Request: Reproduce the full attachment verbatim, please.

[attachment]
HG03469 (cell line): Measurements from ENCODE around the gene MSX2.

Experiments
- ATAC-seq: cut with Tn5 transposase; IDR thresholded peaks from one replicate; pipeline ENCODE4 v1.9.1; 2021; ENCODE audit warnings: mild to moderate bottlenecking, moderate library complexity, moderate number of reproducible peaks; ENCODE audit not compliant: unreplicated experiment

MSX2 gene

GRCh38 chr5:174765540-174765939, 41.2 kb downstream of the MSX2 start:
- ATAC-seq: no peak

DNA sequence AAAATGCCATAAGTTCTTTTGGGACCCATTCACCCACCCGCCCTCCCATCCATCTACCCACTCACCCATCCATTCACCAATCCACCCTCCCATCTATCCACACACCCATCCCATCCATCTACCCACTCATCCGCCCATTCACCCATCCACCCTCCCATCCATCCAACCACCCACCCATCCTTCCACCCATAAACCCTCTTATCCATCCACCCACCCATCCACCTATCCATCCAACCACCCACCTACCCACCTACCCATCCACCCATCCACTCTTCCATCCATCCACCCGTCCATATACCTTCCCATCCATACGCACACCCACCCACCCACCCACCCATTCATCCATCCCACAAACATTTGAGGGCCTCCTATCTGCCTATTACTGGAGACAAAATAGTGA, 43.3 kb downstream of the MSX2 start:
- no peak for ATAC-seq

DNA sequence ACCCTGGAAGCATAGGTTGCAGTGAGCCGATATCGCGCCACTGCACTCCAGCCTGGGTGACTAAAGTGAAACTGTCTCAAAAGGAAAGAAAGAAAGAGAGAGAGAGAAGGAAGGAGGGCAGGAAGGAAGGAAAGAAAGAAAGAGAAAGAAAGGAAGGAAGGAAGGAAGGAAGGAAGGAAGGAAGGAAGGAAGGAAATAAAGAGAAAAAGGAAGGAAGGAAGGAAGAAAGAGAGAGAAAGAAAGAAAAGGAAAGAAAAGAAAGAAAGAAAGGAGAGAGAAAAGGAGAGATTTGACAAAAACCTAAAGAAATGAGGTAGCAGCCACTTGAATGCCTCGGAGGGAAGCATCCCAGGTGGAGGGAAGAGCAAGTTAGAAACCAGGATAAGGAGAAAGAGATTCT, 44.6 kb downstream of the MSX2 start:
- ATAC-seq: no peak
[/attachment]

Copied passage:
HG03469 (cell line): Measurements from ENCODE around the gene MSX2.

Experiments
- ATAC-seq: cut with Tn5 transposase; IDR thresholded peaks from one replicate; pipeline ENCODE4 v1.9.1; 2021; ENCODE audit warnings: mild to moderate bottlenecking, moderate library complexity, moderate number of reproducible peaks; ENCODE audit not compliant: unreplicated experiment

MSX2 gene

GRCh38 chr5:174765540-174765939, 41.2 kb downstream of the MSX2 start:
- ATAC-seq: no peak

DNA sequence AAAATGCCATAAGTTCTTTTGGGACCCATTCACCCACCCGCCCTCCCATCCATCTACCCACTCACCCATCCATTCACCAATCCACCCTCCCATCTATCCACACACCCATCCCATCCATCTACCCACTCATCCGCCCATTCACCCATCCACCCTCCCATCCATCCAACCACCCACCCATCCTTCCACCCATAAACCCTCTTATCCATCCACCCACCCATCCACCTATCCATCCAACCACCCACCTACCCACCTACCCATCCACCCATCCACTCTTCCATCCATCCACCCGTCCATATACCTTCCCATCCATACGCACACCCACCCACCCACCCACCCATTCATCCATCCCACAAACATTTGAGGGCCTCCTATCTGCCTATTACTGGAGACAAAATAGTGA, 43.3 kb downstream of the MSX2 start:
- no peak for ATAC-seq

DNA sequence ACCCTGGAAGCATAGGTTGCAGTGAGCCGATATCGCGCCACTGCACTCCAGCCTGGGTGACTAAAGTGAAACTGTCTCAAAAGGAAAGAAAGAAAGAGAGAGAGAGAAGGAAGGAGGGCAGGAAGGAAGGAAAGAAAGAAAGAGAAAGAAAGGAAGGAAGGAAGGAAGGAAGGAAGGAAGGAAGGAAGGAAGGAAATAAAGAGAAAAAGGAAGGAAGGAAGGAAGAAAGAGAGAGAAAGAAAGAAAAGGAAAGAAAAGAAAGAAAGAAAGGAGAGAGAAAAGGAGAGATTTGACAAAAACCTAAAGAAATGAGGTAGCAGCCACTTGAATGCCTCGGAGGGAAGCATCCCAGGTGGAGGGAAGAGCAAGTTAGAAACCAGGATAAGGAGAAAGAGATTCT, 44.6 kb downstream of the MSX2 start:
- ATAC-seq: no peak